Many are Called – January 19, 2020
January 19, 2020
“A square is a rectangle, but a rectangle isn’t necessarily a square.” This is your Math lesson for today. A rectangle has two sets of parallel sides. That’s the definition. But we usually think of a rectangle as being long and narrow – not having equal length sides, which a square has. But it can! So, a square fits the definition of a rectangle. But usually (not always) most rectangles don’t fit the definition of a square. They don’t have equal length sides.
Now, I know I’m taking a risk here. And the risk is that at the end of this sermon, all you’re going to be thinking about are squares and rectangles! (Right now, you might be thinking “An inspirational talk is a sermon, but a sermon isn’t necessarily inspirational!) (Or funny…)
Well, I use that example today because we’re thinking about the “calling of Jesus’ disciples.” That’s our story here in Mark chapter one. And I’m using this familiar phrase as my title. Actually, I’m only using half of it. The whole phrase is, “Many are called, but few are chosen.” I might add to that by saying, “There are many disciples, but twelve Apostles.” Or, like the square/rectangle example, “An Apostle is a Disciple, but a Disciple isn’t necessarily an Apostle.” I hope you see what I’m getting at here.
Let me say it another way. In the Gospels, the 12 special men Jesus chose as his students were described using this word “disciples.” That’s what the paragraph heading says in my Bible. “Jesus calls his first Disciples.” That’s why we tend to see them as disciples. We might call them “The Disciples.” And yes, Jesus chose certain people that way. That word “disciples” means “followers” or “students.” And to choose disciples was very rabbinical. Jesus was seen as a rabbi. And he was called that, too! And he did many rabbinical things, including calling disciples. Because rabbis had disciples!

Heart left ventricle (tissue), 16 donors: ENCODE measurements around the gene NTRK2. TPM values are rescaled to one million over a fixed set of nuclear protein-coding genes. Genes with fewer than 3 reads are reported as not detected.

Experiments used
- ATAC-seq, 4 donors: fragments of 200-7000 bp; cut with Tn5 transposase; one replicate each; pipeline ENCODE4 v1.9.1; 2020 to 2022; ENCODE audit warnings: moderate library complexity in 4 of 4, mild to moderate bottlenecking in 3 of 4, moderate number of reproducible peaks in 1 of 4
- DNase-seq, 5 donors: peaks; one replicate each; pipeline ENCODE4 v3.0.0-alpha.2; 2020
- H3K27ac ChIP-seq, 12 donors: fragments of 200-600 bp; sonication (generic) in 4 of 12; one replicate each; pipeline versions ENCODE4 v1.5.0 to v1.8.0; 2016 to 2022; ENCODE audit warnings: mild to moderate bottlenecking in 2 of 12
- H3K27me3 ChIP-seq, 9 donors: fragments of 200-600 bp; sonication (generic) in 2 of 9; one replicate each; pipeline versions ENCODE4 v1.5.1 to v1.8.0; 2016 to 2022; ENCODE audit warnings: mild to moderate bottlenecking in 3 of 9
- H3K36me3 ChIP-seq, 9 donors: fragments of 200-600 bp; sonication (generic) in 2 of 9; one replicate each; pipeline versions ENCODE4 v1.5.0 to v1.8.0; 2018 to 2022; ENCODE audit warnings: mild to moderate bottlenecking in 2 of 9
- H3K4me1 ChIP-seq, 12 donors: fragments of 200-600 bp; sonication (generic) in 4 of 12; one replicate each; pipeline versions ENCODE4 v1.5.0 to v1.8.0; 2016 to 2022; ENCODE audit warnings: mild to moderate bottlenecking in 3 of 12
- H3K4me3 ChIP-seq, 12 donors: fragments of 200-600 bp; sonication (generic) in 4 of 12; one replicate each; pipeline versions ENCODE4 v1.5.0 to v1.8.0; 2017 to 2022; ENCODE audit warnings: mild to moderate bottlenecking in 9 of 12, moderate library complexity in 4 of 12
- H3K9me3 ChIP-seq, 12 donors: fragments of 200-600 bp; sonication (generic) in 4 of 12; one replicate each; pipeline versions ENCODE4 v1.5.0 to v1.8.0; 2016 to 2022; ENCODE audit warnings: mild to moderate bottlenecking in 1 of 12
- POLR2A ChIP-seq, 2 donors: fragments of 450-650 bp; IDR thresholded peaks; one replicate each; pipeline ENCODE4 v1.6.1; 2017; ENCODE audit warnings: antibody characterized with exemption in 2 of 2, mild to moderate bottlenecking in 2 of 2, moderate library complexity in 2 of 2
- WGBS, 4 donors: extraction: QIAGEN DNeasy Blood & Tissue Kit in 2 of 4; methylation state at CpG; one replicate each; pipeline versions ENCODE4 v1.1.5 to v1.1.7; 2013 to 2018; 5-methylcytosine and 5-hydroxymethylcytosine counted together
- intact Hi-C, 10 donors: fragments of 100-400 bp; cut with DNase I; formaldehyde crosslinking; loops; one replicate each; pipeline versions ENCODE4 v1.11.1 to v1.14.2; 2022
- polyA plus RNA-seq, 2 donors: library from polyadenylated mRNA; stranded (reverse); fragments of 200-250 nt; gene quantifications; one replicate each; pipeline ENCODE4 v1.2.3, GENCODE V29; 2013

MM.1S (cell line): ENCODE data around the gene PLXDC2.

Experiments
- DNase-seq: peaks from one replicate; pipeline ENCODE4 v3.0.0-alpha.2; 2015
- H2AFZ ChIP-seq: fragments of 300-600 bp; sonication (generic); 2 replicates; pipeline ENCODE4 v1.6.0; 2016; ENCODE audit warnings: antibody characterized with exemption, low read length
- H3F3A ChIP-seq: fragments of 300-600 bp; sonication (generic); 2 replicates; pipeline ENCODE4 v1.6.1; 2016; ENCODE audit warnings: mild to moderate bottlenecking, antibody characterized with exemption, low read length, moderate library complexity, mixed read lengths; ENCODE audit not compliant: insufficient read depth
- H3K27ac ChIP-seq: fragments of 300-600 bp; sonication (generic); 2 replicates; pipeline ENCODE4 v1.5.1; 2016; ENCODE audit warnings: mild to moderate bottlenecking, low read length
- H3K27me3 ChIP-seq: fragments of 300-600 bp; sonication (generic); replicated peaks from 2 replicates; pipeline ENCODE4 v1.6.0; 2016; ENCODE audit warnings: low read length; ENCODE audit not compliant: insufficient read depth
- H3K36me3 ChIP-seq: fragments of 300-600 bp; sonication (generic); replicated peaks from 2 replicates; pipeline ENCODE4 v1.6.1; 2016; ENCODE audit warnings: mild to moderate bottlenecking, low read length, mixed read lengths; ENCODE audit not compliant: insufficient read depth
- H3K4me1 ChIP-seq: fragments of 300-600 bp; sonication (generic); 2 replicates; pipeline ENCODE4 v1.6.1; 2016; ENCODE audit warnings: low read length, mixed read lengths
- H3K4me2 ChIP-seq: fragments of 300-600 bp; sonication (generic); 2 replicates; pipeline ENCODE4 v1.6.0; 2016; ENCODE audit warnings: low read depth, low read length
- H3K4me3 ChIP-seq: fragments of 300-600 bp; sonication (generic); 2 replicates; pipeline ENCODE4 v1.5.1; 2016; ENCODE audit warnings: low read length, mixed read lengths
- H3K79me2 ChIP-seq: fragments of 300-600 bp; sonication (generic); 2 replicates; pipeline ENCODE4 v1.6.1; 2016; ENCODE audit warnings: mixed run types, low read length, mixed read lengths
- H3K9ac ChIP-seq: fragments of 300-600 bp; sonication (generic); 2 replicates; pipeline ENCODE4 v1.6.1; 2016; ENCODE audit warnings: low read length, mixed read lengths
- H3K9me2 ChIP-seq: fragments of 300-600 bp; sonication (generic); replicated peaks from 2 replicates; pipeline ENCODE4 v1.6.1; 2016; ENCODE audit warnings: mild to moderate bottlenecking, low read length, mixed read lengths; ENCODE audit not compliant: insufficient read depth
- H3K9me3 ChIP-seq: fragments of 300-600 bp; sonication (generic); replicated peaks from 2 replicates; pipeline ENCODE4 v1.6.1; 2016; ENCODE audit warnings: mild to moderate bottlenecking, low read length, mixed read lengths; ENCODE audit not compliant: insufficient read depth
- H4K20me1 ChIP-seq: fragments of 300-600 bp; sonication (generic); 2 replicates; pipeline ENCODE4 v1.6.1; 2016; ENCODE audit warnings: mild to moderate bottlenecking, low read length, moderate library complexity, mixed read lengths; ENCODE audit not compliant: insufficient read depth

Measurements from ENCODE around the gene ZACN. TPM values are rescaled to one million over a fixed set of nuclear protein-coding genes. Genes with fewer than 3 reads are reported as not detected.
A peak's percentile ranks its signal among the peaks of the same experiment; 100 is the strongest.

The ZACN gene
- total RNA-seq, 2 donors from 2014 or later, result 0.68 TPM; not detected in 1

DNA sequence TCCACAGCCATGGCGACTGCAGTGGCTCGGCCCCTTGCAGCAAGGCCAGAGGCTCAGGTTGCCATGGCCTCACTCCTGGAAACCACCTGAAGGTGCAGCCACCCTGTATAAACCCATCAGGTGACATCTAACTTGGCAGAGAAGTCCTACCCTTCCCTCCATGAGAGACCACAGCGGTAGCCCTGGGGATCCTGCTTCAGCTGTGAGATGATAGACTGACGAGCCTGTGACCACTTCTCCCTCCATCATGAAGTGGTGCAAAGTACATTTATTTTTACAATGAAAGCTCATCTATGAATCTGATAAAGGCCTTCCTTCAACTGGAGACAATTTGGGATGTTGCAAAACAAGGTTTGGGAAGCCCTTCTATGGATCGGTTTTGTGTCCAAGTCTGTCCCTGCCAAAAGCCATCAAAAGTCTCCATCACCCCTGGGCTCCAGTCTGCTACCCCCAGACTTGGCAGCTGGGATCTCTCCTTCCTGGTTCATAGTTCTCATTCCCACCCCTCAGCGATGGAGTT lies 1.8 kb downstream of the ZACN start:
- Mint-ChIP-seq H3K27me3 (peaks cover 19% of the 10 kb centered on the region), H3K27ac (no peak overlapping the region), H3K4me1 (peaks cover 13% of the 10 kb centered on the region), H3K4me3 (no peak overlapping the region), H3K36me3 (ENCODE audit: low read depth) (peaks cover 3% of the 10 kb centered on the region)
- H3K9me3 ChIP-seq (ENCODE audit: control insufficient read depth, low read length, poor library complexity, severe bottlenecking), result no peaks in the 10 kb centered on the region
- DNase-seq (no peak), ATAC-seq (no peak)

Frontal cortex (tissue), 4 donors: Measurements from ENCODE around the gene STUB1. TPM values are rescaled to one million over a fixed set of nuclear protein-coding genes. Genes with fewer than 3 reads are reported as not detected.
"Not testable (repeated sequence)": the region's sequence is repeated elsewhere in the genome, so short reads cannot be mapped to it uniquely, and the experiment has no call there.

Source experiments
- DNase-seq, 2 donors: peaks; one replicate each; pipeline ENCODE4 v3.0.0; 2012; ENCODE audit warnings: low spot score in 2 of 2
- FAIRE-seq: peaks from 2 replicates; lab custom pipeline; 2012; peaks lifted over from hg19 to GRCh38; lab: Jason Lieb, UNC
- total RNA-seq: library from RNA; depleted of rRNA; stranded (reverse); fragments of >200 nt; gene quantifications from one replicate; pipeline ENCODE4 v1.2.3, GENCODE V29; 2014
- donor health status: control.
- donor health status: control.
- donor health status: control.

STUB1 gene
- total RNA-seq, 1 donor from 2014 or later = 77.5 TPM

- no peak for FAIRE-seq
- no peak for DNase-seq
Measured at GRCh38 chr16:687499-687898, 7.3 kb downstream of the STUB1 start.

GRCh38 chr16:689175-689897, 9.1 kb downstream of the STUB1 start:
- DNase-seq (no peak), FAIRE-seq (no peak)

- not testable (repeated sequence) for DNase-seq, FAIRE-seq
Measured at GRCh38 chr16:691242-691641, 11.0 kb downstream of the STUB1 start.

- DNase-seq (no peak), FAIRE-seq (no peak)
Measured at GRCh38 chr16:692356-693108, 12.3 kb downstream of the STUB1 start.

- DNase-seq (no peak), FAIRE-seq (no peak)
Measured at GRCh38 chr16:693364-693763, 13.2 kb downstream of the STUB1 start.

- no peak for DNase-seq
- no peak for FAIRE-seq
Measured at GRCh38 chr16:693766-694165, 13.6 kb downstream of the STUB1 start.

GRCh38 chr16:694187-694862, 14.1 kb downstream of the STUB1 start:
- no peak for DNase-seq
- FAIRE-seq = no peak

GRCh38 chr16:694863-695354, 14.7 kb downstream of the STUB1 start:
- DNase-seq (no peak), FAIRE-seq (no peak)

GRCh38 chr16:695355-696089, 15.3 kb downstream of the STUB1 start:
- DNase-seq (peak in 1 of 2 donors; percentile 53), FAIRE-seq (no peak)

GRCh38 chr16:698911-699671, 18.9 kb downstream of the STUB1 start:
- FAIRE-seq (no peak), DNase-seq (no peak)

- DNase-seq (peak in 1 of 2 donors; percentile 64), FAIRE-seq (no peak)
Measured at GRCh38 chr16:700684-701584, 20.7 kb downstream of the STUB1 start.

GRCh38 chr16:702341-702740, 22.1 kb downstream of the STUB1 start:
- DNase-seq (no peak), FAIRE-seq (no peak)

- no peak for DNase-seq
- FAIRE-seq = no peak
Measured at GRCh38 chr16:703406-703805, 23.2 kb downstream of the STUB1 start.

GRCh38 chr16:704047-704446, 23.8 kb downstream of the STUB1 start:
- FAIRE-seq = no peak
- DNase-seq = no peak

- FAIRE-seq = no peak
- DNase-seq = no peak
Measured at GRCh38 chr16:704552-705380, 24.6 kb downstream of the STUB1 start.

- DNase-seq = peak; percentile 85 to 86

I’ve talked before about the difference in who Jesus chose for his disciples. Normally, rabbis would choose their disciples from the best of the best of their students. Well, here we have the story of Jesus choosing his disciples. And who did he choose? He chose fishermen. Those were very unlikely disciples of any rabbi. And I believe there was ridicule in the voices of the priests when they would say to Jesus, “Rabbi, your disciples aren’t doing so and so.”
So, Rabbi Jesus chose these twelve special men to be his “Disciples.” But eventually that title would change. And this is where it gets a little tricky. Later these “Disciples” became “Apostles.” And that word means “Ones who are sent.” And “sent” they were! They were sent out into all the world to tell the Good News.
The reason I say all that, and the main point I’m making today, is that we are all disciples. It’s too easy to get this confused. It’s too easy to think of “disciples” as being “these twelve special guys.” It’s too easy to forget that we are all “followers of Jesus.” Sometimes it’s confusing because even in the Gospels “disciples” is used to describe these guys, and sometimes it describes the whole entourage of the people who went around with Jesus. And remember that he himself said, “Go into all the world, and make disciples of all nations.”
So, this is a “square is a rectangle” sort of thing. There were twelve Apostles. But there are many disciples. We tend to forget that and think about only these twelve, when we use that word. But we are all disciples! So, the question today is, do you think of yourself as a “disciple?” Do you think of yourself as being “called by Jesus to be his disciple?” Or is it hard to put yourself into this story?